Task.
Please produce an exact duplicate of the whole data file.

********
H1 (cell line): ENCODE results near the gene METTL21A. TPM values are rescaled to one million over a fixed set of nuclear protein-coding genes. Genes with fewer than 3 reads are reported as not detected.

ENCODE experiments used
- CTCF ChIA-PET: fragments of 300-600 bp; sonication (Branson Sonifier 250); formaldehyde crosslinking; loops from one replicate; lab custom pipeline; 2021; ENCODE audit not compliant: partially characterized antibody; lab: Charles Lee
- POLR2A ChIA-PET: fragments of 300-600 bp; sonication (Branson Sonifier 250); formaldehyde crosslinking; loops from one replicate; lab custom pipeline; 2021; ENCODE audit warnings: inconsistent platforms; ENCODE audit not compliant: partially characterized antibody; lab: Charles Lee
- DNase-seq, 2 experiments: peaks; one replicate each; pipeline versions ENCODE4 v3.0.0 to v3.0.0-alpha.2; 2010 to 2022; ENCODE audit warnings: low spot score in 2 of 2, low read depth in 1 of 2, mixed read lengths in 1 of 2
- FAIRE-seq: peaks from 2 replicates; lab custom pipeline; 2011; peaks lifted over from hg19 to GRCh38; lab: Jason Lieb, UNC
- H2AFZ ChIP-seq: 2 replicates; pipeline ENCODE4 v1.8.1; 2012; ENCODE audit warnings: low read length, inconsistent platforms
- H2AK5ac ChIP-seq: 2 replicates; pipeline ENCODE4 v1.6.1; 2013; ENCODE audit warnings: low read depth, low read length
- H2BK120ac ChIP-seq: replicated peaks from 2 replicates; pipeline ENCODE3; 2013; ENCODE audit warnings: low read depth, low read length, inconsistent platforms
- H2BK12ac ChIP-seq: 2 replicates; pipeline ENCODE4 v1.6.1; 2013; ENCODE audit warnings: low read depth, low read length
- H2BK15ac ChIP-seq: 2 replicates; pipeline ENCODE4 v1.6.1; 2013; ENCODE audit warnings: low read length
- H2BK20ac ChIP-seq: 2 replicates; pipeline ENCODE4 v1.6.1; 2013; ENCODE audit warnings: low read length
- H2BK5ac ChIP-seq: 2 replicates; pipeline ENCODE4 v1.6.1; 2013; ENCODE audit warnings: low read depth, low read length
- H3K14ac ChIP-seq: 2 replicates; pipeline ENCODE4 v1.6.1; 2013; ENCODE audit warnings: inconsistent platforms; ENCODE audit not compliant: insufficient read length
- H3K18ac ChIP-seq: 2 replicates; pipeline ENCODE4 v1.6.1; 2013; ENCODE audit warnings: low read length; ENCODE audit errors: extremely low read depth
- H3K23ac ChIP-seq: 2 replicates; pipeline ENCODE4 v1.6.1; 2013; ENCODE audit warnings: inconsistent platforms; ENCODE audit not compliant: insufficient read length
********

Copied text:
H1 (cell line): ENCODE results near the gene METTL21A. TPM values are rescaled to one million over a fixed set of nuclear protein-coding genes. Genes with fewer than 3 reads are reported as not detected.

ENCODE experiments used
- CTCF ChIA-PET: fragments of 300-600 bp; sonication (Branson Sonifier 250); formaldehyde crosslinking; loops from one replicate; lab custom pipeline; 2021; ENCODE audit not compliant: partially characterized antibody; lab: Charles Lee
- POLR2A ChIA-PET: fragments of 300-600 bp; sonication (Branson Sonifier 250); formaldehyde crosslinking; loops from one replicate; lab custom pipeline; 2021; ENCODE audit warnings: inconsistent platforms; ENCODE audit not compliant: partially characterized antibody; lab: Charles Lee
- DNase-seq, 2 experiments: peaks; one replicate each; pipeline versions ENCODE4 v3.0.0 to v3.0.0-alpha.2; 2010 to 2022; ENCODE audit warnings: low spot score in 2 of 2, low read depth in 1 of 2, mixed read lengths in 1 of 2
- FAIRE-seq: peaks from 2 replicates; lab custom pipeline; 2011; peaks lifted over from hg19 to GRCh38; lab: Jason Lieb, UNC
- H2AFZ ChIP-seq: 2 replicates; pipeline ENCODE4 v1.8.1; 2012; ENCODE audit warnings: low read length, inconsistent platforms
- H2AK5ac ChIP-seq: 2 replicates; pipeline ENCODE4 v1.6.1; 2013; ENCODE audit warnings: low read depth, low read length
- H2BK120ac ChIP-seq: replicated peaks from 2 replicates; pipeline ENCODE3; 2013; ENCODE audit warnings: low read depth, low read length, inconsistent platforms
- H2BK12ac ChIP-seq: 2 replicates; pipeline ENCODE4 v1.6.1; 2013; ENCODE audit warnings: low read depth, low read length
- H2BK15ac ChIP-seq: 2 replicates; pipeline ENCODE4 v1.6.1; 2013; ENCODE audit warnings: low read length
- H2BK20ac ChIP-seq: 2 replicates; pipeline ENCODE4 v1.6.1; 2013; ENCODE audit warnings: low read length
- H2BK5ac ChIP-seq: 2 replicates; pipeline ENCODE4 v1.6.1; 2013; ENCODE audit warnings: low read depth, low read length
- H3K14ac ChIP-seq: 2 replicates; pipeline ENCODE4 v1.6.1; 2013; ENCODE audit warnings: inconsistent platforms; ENCODE audit not compliant: insufficient read length
- H3K18ac ChIP-seq: 2 replicates; pipeline ENCODE4 v1.6.1; 2013; ENCODE audit warnings: low read length; ENCODE audit errors: extremely low read depth
- H3K23ac ChIP-seq: 2 replicates; pipeline ENCODE4 v1.6.1; 2013; ENCODE audit warnings: inconsistent platforms; ENCODE audit not compliant: insufficient read length